Afghan Taliban Reject U.S. Defense Department Report Accusing Them Of Continuing To Have Relations With Al-Qaeda

August 21, 2020

The following report is now a complimentary offering from MEMRI's Jihad and Terrorism Threat Monitor (JTTM). For JTTM subscription information, click here.

On August 20, 2020, the Islamic Emirate of Afghanistan (the Taliban organization) released a statement rejecting a U.S. Department of Defense report that had accused it of continuing to nurture relations with Al-Qaeda.

The statement, issued by Taliban spokesman Zabihullah Mujahid, said: "The Islamic Emirate strongly rejects this report and considers such remarks a campaign promoting specific and malicious objectives. Our mujahideen are strong enough to combat the enemy and are not in need of support from any foreign side or organization."[1]

In mid-July 2020, MEMRI published a detailed analysis of a report prepared by the UN Monitoring Team and submitted to the UN Security Council, which described detailed connections between Al-Qaeda and the Islamic Emirate (the Afghan Taliban).[2] According to the UN report, the Islamic Emirate had continued to be in active contact with Al-Qaeda, even during the 18 months of negotiations with the United States on Afghanistan, which resulted in a deal signed in Doha.[3]

As per the statement issued by Zabihullah Mujahid, the U.S. Department of Defense stated that "members of Al-Qaeda organization continued to support the Islamic Emirate in [terror] attacks."[4] The Taliban spokesman criticized the Department of Defense report, stating: "Such provocative reports only serve to make Afghans even more skeptical about U.S. intentions for peace. American officials, politicians and astute parties must not fall into the trap of baseless allegations and not become victims of false reports and information pushed by some warmongering circles present within the American military apparatus."[5]

The Taliban spokesman added: "The Islamic Emirate has committed itself in the Doha agreement to preventing harm to the United States and its allies from Afghan soil. We remain committed to the aforementioned agreement and have so far implemented and will continue to honor our part of the agreement."[6] As part of the Doha agreement, signed on February 29, 2020, the Taliban are not expected to harbor Al-Qaeda.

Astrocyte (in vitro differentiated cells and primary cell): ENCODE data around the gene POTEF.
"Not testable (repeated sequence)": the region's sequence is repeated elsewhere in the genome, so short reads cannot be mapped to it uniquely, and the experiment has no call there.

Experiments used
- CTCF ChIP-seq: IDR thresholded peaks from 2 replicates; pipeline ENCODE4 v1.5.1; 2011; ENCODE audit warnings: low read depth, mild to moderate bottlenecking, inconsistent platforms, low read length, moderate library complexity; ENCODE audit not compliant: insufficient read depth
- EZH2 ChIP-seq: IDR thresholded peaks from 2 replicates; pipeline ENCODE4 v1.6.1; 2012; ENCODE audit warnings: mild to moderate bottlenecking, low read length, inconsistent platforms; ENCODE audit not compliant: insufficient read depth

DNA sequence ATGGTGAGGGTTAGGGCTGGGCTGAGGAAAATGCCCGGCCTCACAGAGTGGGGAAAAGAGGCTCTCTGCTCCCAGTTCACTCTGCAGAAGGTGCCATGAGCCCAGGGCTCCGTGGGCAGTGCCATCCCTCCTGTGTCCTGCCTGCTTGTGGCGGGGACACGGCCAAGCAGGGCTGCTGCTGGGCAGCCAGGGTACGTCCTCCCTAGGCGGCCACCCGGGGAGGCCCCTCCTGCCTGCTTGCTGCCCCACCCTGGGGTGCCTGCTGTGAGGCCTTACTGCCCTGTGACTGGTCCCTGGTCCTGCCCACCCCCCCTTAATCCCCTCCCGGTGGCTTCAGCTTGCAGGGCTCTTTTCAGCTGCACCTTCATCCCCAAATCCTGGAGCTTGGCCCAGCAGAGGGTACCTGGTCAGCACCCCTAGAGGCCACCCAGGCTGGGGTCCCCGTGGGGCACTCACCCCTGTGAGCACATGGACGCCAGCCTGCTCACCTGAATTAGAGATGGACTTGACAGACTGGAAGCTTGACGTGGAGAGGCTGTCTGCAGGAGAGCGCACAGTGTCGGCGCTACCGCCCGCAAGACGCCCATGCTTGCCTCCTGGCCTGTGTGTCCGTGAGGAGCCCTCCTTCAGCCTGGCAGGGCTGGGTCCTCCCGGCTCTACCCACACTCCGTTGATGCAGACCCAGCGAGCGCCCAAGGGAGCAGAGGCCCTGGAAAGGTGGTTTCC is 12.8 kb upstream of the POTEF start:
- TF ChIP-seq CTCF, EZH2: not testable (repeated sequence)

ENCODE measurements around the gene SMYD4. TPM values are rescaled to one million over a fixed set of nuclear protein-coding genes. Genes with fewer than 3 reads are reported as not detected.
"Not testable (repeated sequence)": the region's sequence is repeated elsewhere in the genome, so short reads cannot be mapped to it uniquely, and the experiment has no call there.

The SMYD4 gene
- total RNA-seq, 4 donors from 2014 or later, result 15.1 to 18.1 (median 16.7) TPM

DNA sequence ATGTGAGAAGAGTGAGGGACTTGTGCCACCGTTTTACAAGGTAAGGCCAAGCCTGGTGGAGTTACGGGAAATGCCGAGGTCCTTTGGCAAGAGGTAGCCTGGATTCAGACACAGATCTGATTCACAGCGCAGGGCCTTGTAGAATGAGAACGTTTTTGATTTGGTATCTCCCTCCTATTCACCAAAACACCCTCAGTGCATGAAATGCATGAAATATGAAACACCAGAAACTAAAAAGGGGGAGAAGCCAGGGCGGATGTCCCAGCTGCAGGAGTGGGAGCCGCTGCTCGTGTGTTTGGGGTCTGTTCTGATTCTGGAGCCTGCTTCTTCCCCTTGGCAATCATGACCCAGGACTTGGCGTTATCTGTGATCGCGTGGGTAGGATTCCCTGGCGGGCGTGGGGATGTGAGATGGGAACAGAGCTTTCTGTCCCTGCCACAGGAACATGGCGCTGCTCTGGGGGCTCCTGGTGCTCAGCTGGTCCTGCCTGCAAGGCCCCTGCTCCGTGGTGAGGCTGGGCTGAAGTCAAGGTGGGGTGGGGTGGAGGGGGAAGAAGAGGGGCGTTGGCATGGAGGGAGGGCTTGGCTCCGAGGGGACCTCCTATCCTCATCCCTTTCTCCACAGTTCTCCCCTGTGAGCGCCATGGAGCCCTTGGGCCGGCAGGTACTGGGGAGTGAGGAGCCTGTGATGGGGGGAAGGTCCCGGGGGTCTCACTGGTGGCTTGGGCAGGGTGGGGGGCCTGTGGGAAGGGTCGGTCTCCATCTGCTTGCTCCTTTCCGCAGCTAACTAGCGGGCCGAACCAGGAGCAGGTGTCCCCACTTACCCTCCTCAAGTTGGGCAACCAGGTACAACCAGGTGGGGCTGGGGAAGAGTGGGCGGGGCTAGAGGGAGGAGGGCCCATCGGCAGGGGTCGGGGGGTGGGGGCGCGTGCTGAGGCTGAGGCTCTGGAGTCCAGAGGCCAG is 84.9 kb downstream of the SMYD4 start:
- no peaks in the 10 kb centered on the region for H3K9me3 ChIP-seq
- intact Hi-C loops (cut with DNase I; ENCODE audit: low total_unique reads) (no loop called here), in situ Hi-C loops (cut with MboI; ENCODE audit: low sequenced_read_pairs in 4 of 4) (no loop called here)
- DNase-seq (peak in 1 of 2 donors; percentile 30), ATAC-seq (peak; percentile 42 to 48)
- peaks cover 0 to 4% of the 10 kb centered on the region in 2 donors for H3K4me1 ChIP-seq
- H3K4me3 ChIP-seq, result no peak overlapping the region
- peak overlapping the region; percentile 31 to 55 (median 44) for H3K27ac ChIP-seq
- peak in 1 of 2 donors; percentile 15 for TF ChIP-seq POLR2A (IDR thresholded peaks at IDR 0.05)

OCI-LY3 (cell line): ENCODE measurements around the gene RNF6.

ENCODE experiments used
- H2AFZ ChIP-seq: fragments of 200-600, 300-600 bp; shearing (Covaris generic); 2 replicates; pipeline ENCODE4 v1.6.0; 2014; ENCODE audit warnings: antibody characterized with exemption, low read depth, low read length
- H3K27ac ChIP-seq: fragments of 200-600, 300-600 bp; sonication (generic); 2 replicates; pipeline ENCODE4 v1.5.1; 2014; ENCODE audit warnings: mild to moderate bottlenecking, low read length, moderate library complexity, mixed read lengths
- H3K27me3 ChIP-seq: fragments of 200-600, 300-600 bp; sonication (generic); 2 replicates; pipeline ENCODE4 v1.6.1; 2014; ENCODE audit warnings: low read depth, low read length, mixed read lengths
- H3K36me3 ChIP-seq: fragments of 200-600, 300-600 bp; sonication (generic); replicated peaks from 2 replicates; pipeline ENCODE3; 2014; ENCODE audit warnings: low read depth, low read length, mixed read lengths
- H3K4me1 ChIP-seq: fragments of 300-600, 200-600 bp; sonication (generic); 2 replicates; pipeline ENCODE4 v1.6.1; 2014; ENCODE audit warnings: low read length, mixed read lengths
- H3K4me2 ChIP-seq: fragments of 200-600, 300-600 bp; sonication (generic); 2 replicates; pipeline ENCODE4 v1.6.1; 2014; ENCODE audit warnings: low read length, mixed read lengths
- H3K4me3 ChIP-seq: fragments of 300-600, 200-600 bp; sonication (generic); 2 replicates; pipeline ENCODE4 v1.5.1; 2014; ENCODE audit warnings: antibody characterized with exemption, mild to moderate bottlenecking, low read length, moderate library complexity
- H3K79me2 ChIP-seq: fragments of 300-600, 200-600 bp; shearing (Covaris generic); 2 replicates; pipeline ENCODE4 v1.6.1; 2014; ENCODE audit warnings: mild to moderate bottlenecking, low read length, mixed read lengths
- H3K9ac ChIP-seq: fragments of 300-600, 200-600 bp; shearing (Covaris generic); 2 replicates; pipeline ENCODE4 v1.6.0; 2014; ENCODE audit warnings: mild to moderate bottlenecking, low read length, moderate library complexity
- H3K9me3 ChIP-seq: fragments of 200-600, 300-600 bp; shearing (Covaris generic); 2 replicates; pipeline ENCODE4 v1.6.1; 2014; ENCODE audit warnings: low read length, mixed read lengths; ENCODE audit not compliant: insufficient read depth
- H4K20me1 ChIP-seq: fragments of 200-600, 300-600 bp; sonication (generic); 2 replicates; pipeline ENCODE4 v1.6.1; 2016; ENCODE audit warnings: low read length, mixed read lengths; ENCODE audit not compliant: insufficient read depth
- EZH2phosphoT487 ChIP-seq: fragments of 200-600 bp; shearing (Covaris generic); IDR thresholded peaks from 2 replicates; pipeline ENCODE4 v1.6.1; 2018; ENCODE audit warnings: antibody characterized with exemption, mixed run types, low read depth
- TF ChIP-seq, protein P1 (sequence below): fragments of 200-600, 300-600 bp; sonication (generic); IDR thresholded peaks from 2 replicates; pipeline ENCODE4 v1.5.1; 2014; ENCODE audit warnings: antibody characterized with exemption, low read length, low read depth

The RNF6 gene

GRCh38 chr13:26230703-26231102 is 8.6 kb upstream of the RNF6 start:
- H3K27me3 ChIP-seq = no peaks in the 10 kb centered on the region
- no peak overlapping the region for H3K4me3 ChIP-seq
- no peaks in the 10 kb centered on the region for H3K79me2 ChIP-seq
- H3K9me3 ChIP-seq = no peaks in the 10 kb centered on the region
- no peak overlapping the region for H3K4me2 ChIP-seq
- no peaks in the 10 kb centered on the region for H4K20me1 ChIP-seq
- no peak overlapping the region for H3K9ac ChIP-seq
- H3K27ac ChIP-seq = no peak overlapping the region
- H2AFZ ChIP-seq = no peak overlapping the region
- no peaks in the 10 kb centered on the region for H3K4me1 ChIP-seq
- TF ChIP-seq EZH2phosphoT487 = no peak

[1] (Afghanistan), August 20, 2020.

[4] (Afghanistan), August 20, 2020.

[5] (Afghanistan), August 20, 2020.

[6] (Afghanistan), August 20, 2020.

The Cyber & Jihad Lab

The Cyber & Jihad Lab monitors, tracks, translates, researches, and analyzes cyber jihad originating from the Middle East, Iran, South Asia, and North and West Africa. It innovates and experiments with possible solutions for stopping cyber jihad, advancing legislation and initiatives federally – including with Capitol Hill and attorneys-general – and on the state level, to draft and enforce measures that will serve as precedents for further action. It works with leaders in business, law enforcement, academia, and families of terror victims to craft and support efforts and solutions to combat cyber jihad, and recruits, and works with technology industry leaders to craft and support efforts and solutions.

Read More